USB Type-C Auth: Now Monopolizing Backdoors in Yer ROM's
grarpamp at gmail.com
Thu Jan 3 00:01:48 PST 2019
Not your keys, not your hardware.
Not open, not yours.
With the arrival of USB-C a few years back, plugging into laptops,
tablets and smartphones became even easier than before. Users no
longer had to worry about which way up the cable needed to be before
pushing the 24-pin connector into a device's port, and could also look
forward to fast data transfer and power delivery too. But there are
potential security risks. The USB Type-C Authentication Program
launched today aims to address such issues.
Trustingly plugging a USB charging cable into any available public
port can leave your device open to attack from hidden malware, could
cause permanent damage from a power surge and may even open the door
to your personal or business data.
The new protocol from the USB Implementers Forum (USB-IF) can be used
to validate the authenticity of a cable, charger or hardware at the
moment of connection, and stop attacks in their tracks.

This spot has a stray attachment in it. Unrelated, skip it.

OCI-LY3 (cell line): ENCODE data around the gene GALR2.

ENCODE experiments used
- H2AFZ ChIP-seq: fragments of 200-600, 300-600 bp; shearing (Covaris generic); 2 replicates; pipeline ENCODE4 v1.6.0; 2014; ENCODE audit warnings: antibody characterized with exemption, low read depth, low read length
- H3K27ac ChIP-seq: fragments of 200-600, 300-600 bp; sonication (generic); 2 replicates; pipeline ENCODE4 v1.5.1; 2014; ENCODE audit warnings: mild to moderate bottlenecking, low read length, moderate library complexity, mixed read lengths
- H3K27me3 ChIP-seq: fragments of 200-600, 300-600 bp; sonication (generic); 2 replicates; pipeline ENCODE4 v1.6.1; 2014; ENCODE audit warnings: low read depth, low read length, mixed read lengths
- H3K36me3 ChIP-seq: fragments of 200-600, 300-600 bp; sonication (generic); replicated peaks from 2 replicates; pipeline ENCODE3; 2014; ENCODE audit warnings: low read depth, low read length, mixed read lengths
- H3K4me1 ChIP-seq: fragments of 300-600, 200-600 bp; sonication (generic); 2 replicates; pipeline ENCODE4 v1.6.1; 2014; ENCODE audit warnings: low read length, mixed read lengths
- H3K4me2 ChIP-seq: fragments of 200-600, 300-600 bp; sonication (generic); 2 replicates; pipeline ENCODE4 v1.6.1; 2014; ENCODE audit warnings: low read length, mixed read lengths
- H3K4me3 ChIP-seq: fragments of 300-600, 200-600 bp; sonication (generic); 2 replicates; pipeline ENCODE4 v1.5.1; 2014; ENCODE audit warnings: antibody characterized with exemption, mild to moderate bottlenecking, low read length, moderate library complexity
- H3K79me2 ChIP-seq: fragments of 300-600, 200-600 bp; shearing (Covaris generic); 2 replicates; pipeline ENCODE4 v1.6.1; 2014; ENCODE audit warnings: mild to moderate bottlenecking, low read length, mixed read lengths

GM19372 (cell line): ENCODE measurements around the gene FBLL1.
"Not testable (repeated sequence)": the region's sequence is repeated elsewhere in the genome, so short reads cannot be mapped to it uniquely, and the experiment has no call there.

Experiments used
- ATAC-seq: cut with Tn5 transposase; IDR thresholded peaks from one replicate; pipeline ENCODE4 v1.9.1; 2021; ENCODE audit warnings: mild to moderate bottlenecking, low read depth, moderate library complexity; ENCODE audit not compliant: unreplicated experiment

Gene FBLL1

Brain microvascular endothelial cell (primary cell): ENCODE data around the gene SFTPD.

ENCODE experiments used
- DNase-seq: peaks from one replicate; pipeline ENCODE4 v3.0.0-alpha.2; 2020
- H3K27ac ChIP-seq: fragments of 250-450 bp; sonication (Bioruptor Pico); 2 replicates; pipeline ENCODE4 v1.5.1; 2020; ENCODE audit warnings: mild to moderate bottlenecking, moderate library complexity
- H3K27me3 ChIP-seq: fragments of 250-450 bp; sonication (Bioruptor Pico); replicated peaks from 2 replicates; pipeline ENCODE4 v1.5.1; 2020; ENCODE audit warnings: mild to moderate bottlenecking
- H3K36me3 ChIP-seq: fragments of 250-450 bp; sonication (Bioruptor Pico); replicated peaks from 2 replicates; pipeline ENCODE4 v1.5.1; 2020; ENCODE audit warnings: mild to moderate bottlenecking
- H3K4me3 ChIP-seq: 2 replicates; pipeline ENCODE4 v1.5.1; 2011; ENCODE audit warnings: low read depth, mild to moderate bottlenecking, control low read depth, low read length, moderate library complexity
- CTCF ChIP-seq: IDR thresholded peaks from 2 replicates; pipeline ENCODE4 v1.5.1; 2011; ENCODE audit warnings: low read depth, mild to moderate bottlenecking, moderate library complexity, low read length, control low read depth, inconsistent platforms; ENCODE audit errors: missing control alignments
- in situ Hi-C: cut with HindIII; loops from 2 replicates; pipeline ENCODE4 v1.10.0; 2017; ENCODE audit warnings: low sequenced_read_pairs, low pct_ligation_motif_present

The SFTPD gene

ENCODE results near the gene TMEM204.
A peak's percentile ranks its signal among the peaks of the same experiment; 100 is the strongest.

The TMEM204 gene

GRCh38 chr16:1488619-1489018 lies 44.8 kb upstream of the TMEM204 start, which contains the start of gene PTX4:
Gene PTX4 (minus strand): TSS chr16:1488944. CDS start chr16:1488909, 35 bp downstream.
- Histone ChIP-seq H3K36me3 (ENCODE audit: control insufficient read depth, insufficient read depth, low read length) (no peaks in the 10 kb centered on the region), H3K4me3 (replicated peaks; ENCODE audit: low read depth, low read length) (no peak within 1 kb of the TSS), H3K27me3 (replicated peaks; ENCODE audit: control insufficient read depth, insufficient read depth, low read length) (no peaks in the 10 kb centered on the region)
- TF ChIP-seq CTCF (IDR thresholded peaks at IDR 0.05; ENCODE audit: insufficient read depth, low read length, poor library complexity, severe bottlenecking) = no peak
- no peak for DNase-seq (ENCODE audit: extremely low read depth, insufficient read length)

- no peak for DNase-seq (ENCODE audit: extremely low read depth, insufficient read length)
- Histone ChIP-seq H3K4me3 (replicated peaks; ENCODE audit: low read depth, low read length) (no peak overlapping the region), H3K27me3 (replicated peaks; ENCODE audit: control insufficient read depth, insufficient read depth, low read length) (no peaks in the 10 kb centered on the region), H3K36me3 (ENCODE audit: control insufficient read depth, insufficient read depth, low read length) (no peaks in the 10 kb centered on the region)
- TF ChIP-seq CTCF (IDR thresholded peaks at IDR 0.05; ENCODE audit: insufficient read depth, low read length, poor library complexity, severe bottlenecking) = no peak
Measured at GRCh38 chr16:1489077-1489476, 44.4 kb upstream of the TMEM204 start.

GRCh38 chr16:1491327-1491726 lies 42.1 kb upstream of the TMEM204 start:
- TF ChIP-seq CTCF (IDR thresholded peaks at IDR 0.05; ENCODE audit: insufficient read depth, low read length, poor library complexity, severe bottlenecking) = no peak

The USB-IF has chosen DigiCert to operate registrations and
certificate authority services for the new specification, which makes
use of 128-bit cryptographic-based authentication for certificate
format, digital signing, hash and random number generation.
"USB Type-C Authentication gives OEMs the opportunity to use
certificates that enable host systems to confirm the authenticity of a
USB device or USB charger, including such product aspects as the
descriptors, capabilities and certification status," said DigiCert in
a press release. "This protects against potential damage from
non-compliant USB chargers and the risks from maliciously embedded
hardware or software in devices attempting to exploit a USB
At launch, the program is optional but with more and more
manufacturers including USB-C connectivity on their devices, it's a
welcome addition to the security toolkit.
More information about the cypherpunks